A previous study reported that osteoblasts and osteoclasts mediate bone formation and resorption in the process of bone remodeling, which is vital for the maintenance of bone homeostasis (5). Accumulating evidence has indicated that reactive oxygen species (ROS) play a key role in regulating bone homeostasis. An earlier study reported that the overproduction of ROS, induced by estrogen deficiency, suppressed osteoblast differentiation in vitro (6). Moreover, increased oxidative stress can cause bone loss by modulating the differentiation and survival of osteoblasts in vivo (7). As a transcription factor, nuclear factor erythroid 2-related factor 2 (Nrf2) can exert its cytoprotective effects under conditions of oxidative stress (8). It has been reported that Nrf2 exerts suppressive effects on bone resorption and subsequently promotes bone formation (9). However, Nrf2 overexpression has been demonstrated to be negatively associated with the differentiation of osteoblastic MC3T3-E1 cells (10). In addition, Nrf2 hyperactivation has been reported to be responsible for the impaired differentiation of osteoblasts (11). Hence, the biological role of Nrf2 in bone development should be further elucidated.

It was previously reported that the kelch-like ECH-associated protein 1 (Keap1)/cullin-3 (CUL3)/E3 ubiquitin-protein ligase RBX1 (RBX1) complex is a negative regulator of the Nrf2 protein (12). When any component of the complex is disrupted, the function of the Keap1/CUL3/RBX1 complex can become dysregulated, thus inducing Nrf2 hyperactivation. Of note, the present study discovered the interaction between CUL3 and long non-coding RNA (lncRNA) X inactive-specific transcript (XIST) on the Starbase website (http://starbase.sysu.edu.cn/index.php). lncRNAs are a type of endogenous non-coding RNA with a transcriptional length of >200 nucleotides (13). lncRNAs exert a regulatory effect on gene expression and are involved in various physiological processes, including nuclear transport, epigenetics, as well as transcriptional and post-transcriptional regulation (14). Among these lncRNAs, lncRNA XIST is highly expressed in the serum and monocytes of patients with OP, suggesting that lncRNA XIST promotes OP development (15). Furthermore, XIST knockdown exerts suppressive effects on the progression of tumors by reducing cell proliferation, invasion and migration, and promoting the apoptosis of human glioblastoma stem cells (16). Thus, in the present study, it was hypothesized that XIST was associated with the pathogenesis of OP via the regulation of Nrf2 expression by targeting CUL3.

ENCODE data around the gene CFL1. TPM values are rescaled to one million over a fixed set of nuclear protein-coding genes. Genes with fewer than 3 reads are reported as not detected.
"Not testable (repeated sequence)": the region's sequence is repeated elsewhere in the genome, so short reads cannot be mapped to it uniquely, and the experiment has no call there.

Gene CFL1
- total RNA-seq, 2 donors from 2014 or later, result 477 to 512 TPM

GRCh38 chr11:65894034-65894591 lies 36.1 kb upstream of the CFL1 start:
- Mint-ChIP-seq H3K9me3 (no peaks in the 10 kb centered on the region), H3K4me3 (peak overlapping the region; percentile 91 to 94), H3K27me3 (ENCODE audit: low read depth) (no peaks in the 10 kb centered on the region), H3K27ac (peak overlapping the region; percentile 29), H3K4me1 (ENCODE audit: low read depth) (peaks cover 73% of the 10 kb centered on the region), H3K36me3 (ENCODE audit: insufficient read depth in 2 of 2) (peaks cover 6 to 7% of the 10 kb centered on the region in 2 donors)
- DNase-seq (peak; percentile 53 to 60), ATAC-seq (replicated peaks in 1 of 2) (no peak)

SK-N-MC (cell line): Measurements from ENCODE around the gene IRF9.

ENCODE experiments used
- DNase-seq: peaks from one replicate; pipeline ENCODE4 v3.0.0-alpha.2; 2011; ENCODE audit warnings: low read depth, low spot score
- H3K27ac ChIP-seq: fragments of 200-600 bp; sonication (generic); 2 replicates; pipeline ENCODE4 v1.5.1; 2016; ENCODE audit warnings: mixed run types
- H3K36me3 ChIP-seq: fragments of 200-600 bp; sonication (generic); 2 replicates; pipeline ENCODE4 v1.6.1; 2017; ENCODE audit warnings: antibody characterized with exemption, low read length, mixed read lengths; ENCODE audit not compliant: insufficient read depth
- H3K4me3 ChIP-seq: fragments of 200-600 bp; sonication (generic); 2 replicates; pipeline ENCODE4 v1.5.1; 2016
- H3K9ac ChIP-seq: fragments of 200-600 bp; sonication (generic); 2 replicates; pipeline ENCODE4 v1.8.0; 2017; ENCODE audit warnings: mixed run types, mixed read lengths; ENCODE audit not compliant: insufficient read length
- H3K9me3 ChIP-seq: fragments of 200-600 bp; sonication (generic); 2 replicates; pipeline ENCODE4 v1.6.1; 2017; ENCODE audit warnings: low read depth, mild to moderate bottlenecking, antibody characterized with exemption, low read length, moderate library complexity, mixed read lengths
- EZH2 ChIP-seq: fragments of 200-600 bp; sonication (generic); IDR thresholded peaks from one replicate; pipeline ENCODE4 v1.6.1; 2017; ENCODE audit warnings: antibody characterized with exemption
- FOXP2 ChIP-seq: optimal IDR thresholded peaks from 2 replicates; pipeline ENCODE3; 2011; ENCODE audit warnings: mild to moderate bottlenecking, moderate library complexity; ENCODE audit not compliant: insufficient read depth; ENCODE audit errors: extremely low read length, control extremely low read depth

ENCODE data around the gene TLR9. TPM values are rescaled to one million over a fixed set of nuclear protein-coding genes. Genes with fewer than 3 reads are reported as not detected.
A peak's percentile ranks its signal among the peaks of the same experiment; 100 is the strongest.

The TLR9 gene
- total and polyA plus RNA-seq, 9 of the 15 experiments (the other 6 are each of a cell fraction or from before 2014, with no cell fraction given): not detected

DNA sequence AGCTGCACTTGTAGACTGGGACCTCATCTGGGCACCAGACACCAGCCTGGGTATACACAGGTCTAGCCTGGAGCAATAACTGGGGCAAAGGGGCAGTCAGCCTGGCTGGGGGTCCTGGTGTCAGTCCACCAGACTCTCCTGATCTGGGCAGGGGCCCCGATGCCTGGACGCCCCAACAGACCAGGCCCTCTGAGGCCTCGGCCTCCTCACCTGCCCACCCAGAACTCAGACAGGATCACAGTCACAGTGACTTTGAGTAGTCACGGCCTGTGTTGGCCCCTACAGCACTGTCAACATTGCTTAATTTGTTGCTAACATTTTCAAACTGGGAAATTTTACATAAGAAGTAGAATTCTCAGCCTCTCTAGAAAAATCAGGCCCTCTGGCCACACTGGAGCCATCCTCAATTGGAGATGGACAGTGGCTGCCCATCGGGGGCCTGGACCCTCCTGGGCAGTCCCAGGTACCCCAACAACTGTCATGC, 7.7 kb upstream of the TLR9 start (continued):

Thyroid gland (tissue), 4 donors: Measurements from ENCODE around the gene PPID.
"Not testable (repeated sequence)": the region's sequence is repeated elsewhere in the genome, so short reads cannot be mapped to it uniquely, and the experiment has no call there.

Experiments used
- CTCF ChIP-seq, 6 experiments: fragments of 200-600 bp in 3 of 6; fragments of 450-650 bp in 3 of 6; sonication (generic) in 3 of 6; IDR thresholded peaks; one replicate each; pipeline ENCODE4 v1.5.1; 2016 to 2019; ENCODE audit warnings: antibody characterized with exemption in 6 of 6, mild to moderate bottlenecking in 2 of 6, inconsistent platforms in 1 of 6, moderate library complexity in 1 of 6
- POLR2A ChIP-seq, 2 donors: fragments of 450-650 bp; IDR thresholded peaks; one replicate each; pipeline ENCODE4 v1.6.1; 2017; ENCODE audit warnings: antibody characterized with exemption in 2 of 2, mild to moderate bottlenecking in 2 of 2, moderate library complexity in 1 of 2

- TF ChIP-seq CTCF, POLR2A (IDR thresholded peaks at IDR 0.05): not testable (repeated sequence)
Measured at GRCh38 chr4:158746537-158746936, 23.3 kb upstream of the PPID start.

In the present study, rats underwent ovariectomy (OVX) to construct an animal model of OP, in order to investigate whether XIST inhibits the differentiation of osteoblasts and promotes OP, and elucidate the role of Nrf2 in this process, in order to determine whether XIST may serve as an effective therapeutic candidate for OP.

Materials and methods

Animals and rat model of OP